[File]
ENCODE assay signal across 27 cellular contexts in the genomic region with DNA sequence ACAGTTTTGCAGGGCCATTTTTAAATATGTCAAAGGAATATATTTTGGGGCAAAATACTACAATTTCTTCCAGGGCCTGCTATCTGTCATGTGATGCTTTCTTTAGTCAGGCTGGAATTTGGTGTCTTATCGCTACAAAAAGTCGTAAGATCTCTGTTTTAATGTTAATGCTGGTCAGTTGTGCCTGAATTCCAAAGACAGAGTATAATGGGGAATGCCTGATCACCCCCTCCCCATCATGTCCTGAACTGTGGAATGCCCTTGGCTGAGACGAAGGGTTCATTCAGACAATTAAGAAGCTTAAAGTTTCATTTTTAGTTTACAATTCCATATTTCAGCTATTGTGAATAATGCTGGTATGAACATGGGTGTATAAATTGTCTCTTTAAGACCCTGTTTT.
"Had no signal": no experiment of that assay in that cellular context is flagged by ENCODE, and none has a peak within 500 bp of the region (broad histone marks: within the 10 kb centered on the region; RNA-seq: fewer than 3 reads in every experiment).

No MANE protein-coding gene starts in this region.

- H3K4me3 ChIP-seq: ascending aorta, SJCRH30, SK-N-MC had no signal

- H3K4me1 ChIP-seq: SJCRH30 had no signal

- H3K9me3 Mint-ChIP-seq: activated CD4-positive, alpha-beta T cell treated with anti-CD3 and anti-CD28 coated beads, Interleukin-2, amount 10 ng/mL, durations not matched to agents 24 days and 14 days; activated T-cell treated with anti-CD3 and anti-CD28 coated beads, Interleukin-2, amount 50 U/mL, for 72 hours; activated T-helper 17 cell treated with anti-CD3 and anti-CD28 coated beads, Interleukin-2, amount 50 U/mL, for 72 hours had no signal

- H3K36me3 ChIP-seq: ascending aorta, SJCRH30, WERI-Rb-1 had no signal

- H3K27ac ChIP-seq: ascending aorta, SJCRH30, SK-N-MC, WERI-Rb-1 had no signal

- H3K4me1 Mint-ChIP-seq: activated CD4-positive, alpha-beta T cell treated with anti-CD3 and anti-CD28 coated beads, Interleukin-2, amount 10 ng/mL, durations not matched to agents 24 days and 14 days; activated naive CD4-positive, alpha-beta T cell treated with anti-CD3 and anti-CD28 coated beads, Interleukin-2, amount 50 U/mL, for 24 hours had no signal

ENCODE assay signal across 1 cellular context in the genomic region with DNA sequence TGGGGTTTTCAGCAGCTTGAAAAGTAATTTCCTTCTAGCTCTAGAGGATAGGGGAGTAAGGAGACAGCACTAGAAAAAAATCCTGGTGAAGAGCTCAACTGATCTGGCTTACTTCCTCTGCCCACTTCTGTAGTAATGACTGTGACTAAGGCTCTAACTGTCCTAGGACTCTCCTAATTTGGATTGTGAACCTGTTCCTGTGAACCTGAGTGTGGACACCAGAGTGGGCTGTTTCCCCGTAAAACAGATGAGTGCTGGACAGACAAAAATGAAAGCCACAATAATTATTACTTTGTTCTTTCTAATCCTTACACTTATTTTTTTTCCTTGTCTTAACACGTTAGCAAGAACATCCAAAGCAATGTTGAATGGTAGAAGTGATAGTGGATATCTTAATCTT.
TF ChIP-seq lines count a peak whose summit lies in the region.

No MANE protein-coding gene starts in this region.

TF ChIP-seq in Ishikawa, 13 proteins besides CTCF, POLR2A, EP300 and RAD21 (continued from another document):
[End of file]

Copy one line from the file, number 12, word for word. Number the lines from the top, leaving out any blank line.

No MANE protein-coding gene starts in this region.